Music students and teachers attend TMEA convention


photo by Kate Haas

The All-State band, choir and orchestra students, along with their directors, attended the 100th Texas Music Educators Association convention in San Antonio on Feb. 12-15. 

Twenty-six band students, four choir students and two orchestra students attended the convention, which is the largest of its kind in the nation. There were over 280 workshops for educators, an exhibit hall of over 1,400 booths and performances from the All-State ensembles as well as selected colleges and elementary, middle and high schools. 

“It’s definitely a refresher,” head choir director Alexander Carr said. “It’s usually right before or right after the 100th day of school, so when you look at that, you’re like, ‘Alright, I can do this.’ Sometimes teachers get into ruts or routines and habits, so it allows me to reflect on how I teach and what my priorities are in teaching.” 

To celebrate its centennial, TMEA sold merchandise with a “100” included in the design, recorded a multimedia performance that included both live ensembles and video and had one extra concert on Friday for a special composition. 

“TMEA commissioned and premiered a piece that was all about Texas,” Carr said. “The All-State band, orchestra and choir all performed it. It was a really neat piece because it talked about Amarillo, Galveston and the Comal River — it had a lot of Texas themes and roots.”

While the educators in attendance spend most of their days in workshops, sessions and professional development, the All-State students have a different schedule. They have rehearsals two to three times a day, but have free time during lunch and dinner breaks and a curfew of 11:30. 

“We would go out to dinner, we had hotel room queso [junior Drew Pesina] made, we went to Dick’s Last Resort, got ice cream and watched movies; it was really fun,” senior piccolo player Brindley Wade said. “You don’t really see the directors the whole trip, so you’re going wherever you want on your own. It’s very independent.”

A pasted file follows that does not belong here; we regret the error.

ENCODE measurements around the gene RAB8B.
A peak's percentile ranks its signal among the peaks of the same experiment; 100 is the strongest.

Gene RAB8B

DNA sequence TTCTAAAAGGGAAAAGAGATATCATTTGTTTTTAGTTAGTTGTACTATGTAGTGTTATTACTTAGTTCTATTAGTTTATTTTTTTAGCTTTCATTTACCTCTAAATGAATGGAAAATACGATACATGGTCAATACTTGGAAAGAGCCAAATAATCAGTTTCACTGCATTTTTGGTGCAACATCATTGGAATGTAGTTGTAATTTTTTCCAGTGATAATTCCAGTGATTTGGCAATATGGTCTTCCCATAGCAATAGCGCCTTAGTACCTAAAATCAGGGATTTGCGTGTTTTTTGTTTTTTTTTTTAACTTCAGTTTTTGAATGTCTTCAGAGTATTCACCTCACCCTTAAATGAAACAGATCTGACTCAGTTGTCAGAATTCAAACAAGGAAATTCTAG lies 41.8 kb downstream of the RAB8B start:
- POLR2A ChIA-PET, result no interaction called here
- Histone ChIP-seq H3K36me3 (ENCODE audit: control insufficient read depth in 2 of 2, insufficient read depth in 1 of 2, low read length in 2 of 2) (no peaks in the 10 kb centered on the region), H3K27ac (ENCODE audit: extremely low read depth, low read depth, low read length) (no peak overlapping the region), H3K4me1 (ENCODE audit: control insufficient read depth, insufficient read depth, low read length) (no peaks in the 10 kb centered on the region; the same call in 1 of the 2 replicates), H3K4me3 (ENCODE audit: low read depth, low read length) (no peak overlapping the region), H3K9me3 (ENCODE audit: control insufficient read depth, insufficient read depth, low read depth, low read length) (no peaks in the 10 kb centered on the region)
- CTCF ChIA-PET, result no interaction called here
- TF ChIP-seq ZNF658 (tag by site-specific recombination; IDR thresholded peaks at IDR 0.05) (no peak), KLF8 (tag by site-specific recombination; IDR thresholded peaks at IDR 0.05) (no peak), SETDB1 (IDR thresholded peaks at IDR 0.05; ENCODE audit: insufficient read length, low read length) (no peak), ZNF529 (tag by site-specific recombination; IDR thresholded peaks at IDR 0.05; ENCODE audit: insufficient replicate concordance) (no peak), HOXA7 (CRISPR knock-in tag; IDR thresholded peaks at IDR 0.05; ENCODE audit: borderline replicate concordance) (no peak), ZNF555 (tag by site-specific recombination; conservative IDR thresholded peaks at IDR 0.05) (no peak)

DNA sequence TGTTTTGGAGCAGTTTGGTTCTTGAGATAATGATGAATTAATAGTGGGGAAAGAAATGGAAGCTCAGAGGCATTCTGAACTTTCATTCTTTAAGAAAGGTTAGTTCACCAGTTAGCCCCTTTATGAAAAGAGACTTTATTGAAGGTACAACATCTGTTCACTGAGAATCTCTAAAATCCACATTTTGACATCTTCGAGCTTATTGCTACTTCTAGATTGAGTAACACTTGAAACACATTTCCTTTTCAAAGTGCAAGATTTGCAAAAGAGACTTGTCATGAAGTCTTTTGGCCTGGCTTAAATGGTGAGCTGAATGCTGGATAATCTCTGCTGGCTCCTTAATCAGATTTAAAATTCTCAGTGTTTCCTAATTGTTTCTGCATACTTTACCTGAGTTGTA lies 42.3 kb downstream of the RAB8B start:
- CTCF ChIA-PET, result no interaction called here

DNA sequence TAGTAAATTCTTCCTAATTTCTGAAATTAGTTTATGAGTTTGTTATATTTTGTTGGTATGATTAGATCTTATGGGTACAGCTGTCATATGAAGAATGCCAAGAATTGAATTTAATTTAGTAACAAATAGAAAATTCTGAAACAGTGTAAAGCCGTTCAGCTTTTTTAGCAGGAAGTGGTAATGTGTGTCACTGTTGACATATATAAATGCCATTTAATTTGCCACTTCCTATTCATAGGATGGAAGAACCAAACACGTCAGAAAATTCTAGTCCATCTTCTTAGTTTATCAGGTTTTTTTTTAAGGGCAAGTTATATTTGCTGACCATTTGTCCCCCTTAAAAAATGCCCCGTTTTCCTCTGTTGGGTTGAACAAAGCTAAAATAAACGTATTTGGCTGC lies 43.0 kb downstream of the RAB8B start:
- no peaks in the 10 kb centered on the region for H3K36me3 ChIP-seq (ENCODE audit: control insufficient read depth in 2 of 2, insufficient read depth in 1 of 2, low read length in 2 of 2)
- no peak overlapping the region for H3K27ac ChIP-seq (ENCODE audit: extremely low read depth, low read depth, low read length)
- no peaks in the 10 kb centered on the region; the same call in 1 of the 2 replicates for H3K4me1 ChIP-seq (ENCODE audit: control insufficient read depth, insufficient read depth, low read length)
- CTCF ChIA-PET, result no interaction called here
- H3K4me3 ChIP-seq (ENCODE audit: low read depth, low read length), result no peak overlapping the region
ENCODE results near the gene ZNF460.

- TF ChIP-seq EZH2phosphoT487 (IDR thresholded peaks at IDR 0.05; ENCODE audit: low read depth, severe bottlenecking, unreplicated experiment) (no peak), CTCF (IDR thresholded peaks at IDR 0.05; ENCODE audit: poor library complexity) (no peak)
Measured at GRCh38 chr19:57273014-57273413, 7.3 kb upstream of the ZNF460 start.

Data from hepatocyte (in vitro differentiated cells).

Wade performed with the Symphonic Band, which was conducted this year by Frank Ticheli, a well-known composer. During the performance on Saturday, Ticheli did something uncommon in the music world: he stopped the piece to ask its composer, who was in attendance, if it sounded right. 

“I was thinking, ‘oh my goodness, he did not just do that,’” Wade said. “He just stopped it, and he was like, ‘Hey John, is the volume good?’ and from the audience, John Mackey said, ‘Yeah, it sounds good.’ Everyone could not believe he did that.”

Senior violinist and fourth time All-Stater Grace Kang said she enjoyed the rehearsals because she learned a lot from the director of the Symphony Orchestra, Carl St. Clair. The Symphony Orchestra performed Shostakovich 10, and St. Clair explained to the students the piece was about the death of Joseph Stalin and how each movement illustrated that. 

“I learned so much from him talking about the different movements,” Kang said. “He used really great imagery, so I was able to imagine what different parts of the song were supposed to represent and which melodies were supposed to represent different voices.”

Kang said the most fun part of the convention is spending time with friends, and that this year felt special as the centennial and her last trip to TMEA. 

“Me and my friends were talking about [the centennial] like, ‘Wow, this started in 1920,’” Kang said. “And then we thought, ‘What about the Great Depression and World War II, what did they do then?’ [TMEA] has been around through it all — a hundred years. We’ve only been around for the new century, but it’s been around for like ten decades.”